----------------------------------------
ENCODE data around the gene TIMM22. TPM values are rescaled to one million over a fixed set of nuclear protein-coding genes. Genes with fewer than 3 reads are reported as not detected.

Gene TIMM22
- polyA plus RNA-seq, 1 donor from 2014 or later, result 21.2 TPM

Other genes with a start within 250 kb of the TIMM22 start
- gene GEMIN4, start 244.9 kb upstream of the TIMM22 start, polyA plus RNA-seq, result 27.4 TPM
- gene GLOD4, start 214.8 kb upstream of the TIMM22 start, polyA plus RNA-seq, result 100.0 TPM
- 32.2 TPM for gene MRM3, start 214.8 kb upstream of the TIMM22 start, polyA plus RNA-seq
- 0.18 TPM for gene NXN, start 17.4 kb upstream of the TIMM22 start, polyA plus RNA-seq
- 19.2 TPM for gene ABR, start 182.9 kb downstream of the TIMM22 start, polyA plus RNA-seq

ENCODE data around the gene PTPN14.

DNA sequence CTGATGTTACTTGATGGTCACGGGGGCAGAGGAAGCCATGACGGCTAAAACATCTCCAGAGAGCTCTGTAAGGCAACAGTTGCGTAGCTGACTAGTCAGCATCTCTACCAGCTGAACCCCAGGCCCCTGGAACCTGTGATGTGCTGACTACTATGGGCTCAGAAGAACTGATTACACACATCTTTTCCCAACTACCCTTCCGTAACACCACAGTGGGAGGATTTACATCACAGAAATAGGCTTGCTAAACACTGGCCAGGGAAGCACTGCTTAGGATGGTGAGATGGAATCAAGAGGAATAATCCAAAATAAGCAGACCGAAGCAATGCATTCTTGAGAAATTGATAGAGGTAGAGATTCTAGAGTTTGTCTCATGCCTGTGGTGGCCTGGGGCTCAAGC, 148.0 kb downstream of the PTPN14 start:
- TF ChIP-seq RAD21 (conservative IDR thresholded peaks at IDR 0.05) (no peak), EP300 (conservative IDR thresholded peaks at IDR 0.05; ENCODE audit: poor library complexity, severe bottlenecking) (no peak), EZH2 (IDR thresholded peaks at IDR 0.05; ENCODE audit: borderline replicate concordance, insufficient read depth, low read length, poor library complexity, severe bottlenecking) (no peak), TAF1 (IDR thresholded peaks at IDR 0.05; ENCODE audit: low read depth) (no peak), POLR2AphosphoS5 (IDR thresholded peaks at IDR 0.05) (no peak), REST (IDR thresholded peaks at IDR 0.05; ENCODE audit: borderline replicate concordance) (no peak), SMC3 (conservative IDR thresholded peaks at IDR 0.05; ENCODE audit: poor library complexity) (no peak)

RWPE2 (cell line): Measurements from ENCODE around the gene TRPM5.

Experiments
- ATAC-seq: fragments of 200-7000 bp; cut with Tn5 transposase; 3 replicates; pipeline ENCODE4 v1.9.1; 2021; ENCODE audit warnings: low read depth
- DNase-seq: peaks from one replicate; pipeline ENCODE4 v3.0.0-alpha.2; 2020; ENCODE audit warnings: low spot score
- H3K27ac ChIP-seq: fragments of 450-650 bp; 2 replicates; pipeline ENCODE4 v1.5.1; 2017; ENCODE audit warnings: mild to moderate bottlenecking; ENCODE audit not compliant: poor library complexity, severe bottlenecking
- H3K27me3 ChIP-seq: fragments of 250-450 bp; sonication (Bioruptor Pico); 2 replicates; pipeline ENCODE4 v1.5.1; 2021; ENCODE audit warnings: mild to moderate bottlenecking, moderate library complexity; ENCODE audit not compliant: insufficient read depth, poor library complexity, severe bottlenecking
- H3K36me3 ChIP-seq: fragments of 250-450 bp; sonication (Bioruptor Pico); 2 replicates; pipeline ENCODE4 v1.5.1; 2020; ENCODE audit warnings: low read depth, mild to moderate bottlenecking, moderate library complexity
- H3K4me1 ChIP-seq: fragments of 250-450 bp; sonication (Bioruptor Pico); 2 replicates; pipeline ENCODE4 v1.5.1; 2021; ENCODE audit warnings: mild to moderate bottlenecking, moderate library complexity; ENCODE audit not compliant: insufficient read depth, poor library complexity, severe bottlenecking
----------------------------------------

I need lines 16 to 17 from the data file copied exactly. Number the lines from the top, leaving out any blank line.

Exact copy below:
- DNase-seq: peaks from one replicate; pipeline ENCODE4 v3.0.0-alpha.2; 2020; ENCODE audit warnings: low spot score
- H3K27ac ChIP-seq: fragments of 450-650 bp; 2 replicates; pipeline ENCODE4 v1.5.1; 2017; ENCODE audit warnings: mild to moderate bottlenecking; ENCODE audit not compliant: poor library complexity, severe bottlenecking